Unless you’re an avid currency collector, an employee of the Bureau of Engraving and Printing, or work at the Federal Reserve, you likely didn’t know that last year a record number of $50 bills were printed.
Last year, the government printed 756,096,000 of those bills — the highest total of the denomination printed in one year in more than 40 years. If you put all those $50s together, you’d have about $37.8 billion. That’s enough to afford Taco Bell’s parent Yum Brands, Inc. $35.3 billion market cap.
Usually, the $50 bill is an uncommon, somewhat unpopular, denomination. There are even multiple superstitions that it is unlucky. (More on that later.) In 2019, only 3.5% of all US bills printed were $50s. In 2022, that zoomed to 8.5%, according to the BEP.
So why are you seeing more $50s? Surprisingly, it has nothing to do with inflation — even if it may sometimes feel these days like an item that used to cost $20 now costs $50. (Luckily, the rate at which inflation has grown slowed to 3.2% in October from its peak of 9.1% last June.)
Instead, it all began with the pandemic. People started hoarding cash, the Fed discovered. And it’s easier to squirrel away bigger bills.
In July 2021, the Fed noted its “2022 print order is heavily influenced by the COVID-19 pandemic… the Federal Reserve continues to experience unprecedented demand for currency.”
A subsequent report from the San Francisco Fed confirmed that, after 2020, Americans began to carry more cash in their wallets, cars, houses and elsewhere.
So, the Fed ordered a big uptick in $50s. Until the pandemic, the $50 had been one of the rarest bills ordered for years, save for the $2 bill. But for 2021 and 2022, the Fed ordered up more $50s than $10s and $5s.
To understand why so many $50 bills were printed, it’s important to know how the system of printing money works. The Fed doesn’t print any physical money itself; it estimates the anticipated demand for currency and the rate of decay of bills already in circulation. Then, it orders the money from the Bureau of Engraving and Printing, the government agency that prints paper money. The US Mint produces coins.
Few people really love the $50. There’s an old superstition that, because President Ulysses S. Grant is on the face of the $50, and he notoriously went bankrupt, the bills are jinxed. (The $50 bill dates to 1862, but Grant’s face wasn’t added until 1914.)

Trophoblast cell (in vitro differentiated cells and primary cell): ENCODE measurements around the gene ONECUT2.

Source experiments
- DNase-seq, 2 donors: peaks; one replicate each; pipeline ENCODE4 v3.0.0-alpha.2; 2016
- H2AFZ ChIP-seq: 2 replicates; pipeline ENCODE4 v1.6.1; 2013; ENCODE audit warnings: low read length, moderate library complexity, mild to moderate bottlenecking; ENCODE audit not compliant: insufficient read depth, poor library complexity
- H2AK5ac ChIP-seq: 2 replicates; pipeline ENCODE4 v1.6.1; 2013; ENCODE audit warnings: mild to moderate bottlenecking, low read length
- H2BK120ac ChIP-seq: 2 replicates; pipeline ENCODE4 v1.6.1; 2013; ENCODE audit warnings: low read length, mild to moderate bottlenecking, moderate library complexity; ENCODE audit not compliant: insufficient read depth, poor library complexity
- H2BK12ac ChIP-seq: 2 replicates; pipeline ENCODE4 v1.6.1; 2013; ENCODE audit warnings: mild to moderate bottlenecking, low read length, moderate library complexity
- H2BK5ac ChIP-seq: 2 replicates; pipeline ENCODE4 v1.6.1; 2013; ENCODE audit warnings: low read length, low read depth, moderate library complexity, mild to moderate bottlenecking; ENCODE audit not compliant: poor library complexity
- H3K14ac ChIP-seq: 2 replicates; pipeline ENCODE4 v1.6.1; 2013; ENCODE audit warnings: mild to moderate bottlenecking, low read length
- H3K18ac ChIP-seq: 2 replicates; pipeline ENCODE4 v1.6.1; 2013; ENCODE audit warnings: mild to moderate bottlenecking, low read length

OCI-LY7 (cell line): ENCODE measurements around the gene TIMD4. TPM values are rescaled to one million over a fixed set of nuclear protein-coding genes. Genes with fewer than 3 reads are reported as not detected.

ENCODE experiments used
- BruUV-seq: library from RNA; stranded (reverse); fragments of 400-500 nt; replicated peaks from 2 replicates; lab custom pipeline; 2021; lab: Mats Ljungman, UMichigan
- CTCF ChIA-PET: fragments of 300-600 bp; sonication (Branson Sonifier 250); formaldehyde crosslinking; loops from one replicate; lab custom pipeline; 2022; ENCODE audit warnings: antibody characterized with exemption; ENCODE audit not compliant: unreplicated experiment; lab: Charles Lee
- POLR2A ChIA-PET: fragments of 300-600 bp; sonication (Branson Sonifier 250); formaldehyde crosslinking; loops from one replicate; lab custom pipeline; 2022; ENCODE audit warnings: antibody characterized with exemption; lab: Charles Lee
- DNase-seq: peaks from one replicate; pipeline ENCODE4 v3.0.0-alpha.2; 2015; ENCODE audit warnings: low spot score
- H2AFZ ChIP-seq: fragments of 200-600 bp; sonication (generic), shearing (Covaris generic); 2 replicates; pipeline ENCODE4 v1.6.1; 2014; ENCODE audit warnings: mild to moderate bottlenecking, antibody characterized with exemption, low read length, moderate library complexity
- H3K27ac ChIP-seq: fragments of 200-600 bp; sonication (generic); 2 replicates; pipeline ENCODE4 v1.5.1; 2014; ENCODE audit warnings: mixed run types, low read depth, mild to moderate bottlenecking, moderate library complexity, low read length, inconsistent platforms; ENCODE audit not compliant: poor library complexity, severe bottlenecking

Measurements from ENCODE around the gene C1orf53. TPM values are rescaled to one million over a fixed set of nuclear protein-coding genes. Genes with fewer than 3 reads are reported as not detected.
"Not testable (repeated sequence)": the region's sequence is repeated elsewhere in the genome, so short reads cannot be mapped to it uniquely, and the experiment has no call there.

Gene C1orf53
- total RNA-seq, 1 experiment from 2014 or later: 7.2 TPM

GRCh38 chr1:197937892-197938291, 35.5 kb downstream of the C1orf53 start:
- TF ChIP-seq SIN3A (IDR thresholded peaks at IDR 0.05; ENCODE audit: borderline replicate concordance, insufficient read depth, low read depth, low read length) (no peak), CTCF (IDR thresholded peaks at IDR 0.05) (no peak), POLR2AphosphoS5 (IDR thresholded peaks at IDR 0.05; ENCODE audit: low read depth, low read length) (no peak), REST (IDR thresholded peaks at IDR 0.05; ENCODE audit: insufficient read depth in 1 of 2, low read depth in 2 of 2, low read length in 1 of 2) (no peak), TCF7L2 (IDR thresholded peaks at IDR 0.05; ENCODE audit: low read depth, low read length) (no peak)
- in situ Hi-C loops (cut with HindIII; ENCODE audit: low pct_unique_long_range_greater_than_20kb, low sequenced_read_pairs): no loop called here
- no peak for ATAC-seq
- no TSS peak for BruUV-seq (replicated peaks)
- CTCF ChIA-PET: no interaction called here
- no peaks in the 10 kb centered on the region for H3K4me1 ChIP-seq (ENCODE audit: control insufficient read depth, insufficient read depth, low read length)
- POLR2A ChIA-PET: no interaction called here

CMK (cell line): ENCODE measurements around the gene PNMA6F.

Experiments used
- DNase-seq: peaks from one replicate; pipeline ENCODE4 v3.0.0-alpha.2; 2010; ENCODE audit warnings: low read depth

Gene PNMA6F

Back in 2010, North Carolina Republican Representative Patrick McHenry even attempted to introduce a measure into Congress to replace 18th President Grant with 40th President Ronald Reagan. The effort got some support but ultimately went nowhere.
Professional gamblers and casinos reportedly don’t like to carry the bills, considering them a jinx and partially because Las Vegas casino investor and gangster Bugsy Siegel was rumored to have died with only $50s in his pocket.
But, more likely, and more realistically, people tend to avoid using $50 bills due to them being confused with $5 or $20 bills and many stores not accepting bills larger than $20.
A surge in demand for physical money amid a lockdown might not make sense at first glance. Especially given that, as Covid-19 set in, businesses across the United States closed their customer-facing storefronts temporarily and the Centers for Disease Control and Prevention discouraged the use of cash.
But demand for physical cash and actually paying with cash are two separate things, according to analysts at the San Francisco Fed. Economic and geopolitical uncertainty naturally causes unease, prompting many people to hold on to cash that they may not immediately try and spen, they concluded.
Their data also shows Americans are using physical cash less in daily purchases, and the amount being held by consumers still remains elevated when compared to before the pandemic.
The printing of various denominations has returned to normal levels this year, as shown by the Fed’s 2023 and 2024 print orders. The Fed in its 2023 order said its primary driver now in currency orders is the need to replace damaged notes ($50s last 12.2 years on average, according to the Fed; dollar bills last about half as long.)
The Fed placed its 2024 currency order in July, with an anticipated volume of $50 bills in the range of 99,200,000 to 211,200,000 notes, less than one-third of the 2022 printing.
But cash holdings for American households remain elevated compared to pre-pandemic times, the San Francisco Fed report shows, noting that consumers “continue to hold a significant amount of cash that may be unlikely to be used for daily purchases.”
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